Original Research

Gastrointestinal stromal tumours at Inkosi Albert Luthuli Central Hospital from 2005 to 2015

Solomon N. Mutua, Frank Anderson, Nozipho E. Nyakale, Kalpesh G. Mody
South African Journal of Oncology | Vol 3 | a61 | DOI: https://doi.org/10.4102/sajo.v3i0.61 | © 2019 Solomon N. Mutua, Frank Anderson, Nozipho E. Nyakale, Kalpesh G. Mody | This work is licensed under CC Attribution 4.0
Submitted: 14 November 2018 | Published: 23 May 2019

About the author(s)

Solomon N. Mutua, Department of Oncology and Radiotherapy, Inkosi Albert Luthuli Central Hospital, Durban, South Africa; College of Health Sciences, University of Kwazulu-Natal, Durban, South Africa
Frank Anderson, Department of Surgery, Inkosi Albert Luthuli Central Hospital, Durban, South Africa; Department of General Surgery, University of KwaZulu-Natal, Durban, South Africa
Nozipho E. Nyakale, Department of Nuclear Medicine, University of KwaZulu-Natal, Durban, South Africa
Kalpesh G. Mody, Department of Radiology, Inkosi Albert Luthuli Central Hospital, Durban, South Africa


Background: Gastrointestinal stromal tumour (GIST) is the commonest mesenchymal malignancy of the gastrointestinal tract. Patient demographics and outcomes following imatinib therapy in South Africa are unknown.

Aim: To establish the patient demographics of GIST and the clinical outcomes following imatinib therapy.

Setting: Inkosi Albert Luthuli Central Hospital (IALCH), Durban, South Africa.

Methods: A quantitative, retrospective, descriptive chart review study was conducted. The study population included patients with a histologic diagnosis of GIST who presented between January 2005 and December 2015 to the facility. Only patients who received imatinib were included in the clinical outcome analysis.

Results: Sixty-nine patients were seen during the study period. The mean (SD) age at diagnosis was 57.3 (13.5) years. The male gender (53.6%) was predominant, the black ethnic group (53.6%) was the commonest and the stomach (69.6%) was the most common disease site. Localised disease (53.6%) was the commonest disease category, while high risk (29.7%) and intermediate risk (29.7%) were the majority risk categories. Thirty-six (52.2%) patients received imatinib with a median (IQR) follow-up time of 20.5 (38) months. Eighty-one per cent of patients with localised disease remained in remission after adjuvant imatinib, and 18.2% developed metastatic recurrence. Among patients with locally advanced disease, 81.8% attained partial response on neoadjuvant imatinib, while 9.1% had stable disease. Most (75%) patients with metastatic disease attained partial response as the best response to imatinib. The most common adverse effects were anaemia and fluid overload.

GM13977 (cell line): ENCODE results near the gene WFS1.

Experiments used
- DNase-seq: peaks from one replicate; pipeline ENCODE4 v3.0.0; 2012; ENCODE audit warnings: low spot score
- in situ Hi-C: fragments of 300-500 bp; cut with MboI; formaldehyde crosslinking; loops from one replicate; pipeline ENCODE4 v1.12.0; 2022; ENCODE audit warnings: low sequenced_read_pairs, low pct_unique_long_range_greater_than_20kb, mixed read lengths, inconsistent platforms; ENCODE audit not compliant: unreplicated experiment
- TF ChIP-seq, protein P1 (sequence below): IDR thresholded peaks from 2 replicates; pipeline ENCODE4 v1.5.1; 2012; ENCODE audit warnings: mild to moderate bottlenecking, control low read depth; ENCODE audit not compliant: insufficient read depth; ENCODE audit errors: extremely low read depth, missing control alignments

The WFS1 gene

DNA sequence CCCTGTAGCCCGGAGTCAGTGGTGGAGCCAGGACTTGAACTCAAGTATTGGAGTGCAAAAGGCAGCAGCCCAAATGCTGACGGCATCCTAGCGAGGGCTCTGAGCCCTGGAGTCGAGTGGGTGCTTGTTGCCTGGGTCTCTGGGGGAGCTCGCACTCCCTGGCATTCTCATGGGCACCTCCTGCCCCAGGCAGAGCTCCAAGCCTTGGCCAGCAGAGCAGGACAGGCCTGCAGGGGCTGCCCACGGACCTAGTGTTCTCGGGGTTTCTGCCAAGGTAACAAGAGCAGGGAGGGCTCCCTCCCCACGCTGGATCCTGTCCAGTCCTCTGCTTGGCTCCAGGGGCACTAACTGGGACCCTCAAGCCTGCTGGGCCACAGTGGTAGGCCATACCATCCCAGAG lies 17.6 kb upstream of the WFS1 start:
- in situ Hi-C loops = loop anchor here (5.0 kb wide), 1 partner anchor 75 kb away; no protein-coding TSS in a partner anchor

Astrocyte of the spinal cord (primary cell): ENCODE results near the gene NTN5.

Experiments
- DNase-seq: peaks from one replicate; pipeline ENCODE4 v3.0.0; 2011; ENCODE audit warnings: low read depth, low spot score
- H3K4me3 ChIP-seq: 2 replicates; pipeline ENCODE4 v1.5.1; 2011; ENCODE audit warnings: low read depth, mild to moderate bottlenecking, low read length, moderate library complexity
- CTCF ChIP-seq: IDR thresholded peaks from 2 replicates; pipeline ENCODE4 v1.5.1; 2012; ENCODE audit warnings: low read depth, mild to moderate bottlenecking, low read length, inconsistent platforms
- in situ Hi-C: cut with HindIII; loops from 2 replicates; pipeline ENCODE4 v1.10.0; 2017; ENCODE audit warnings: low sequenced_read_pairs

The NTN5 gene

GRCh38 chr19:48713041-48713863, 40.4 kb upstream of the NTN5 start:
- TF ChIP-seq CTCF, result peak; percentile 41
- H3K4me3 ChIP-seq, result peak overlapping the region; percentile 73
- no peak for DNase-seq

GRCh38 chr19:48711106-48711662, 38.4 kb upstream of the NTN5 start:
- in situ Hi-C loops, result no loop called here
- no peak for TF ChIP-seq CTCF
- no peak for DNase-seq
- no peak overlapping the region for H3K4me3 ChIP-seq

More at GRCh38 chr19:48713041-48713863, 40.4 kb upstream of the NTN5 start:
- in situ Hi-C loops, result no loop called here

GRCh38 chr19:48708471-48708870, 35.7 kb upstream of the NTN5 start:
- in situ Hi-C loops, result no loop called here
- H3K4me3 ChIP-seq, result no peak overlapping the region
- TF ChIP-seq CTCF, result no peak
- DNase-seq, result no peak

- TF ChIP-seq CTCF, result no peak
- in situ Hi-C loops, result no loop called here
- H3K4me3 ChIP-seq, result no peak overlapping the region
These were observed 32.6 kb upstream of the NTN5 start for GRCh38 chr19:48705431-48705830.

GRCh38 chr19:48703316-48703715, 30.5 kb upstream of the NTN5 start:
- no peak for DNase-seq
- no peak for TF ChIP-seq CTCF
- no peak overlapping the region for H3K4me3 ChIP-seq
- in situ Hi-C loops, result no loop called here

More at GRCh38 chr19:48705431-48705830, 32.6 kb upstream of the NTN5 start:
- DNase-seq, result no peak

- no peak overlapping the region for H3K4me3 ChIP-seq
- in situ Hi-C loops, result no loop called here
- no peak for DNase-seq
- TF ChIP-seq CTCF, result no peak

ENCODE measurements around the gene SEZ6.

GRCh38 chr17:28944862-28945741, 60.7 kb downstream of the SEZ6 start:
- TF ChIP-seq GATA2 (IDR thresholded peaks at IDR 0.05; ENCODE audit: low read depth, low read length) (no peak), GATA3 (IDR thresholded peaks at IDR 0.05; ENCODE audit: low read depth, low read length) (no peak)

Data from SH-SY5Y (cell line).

Conclusion: At IALCH, GIST is more common in the male gender, black ethnic group and in the stomach. The majority of localised and locally advanced GIST patients have favourable outcomes on imatinib. However, most metastatic GIST patients eventually develop resistance to imatinib necessitating further treatment options.


gastrointestinal stromal tumors; imatinib therapy; Inkosi Albert Luthuli Central


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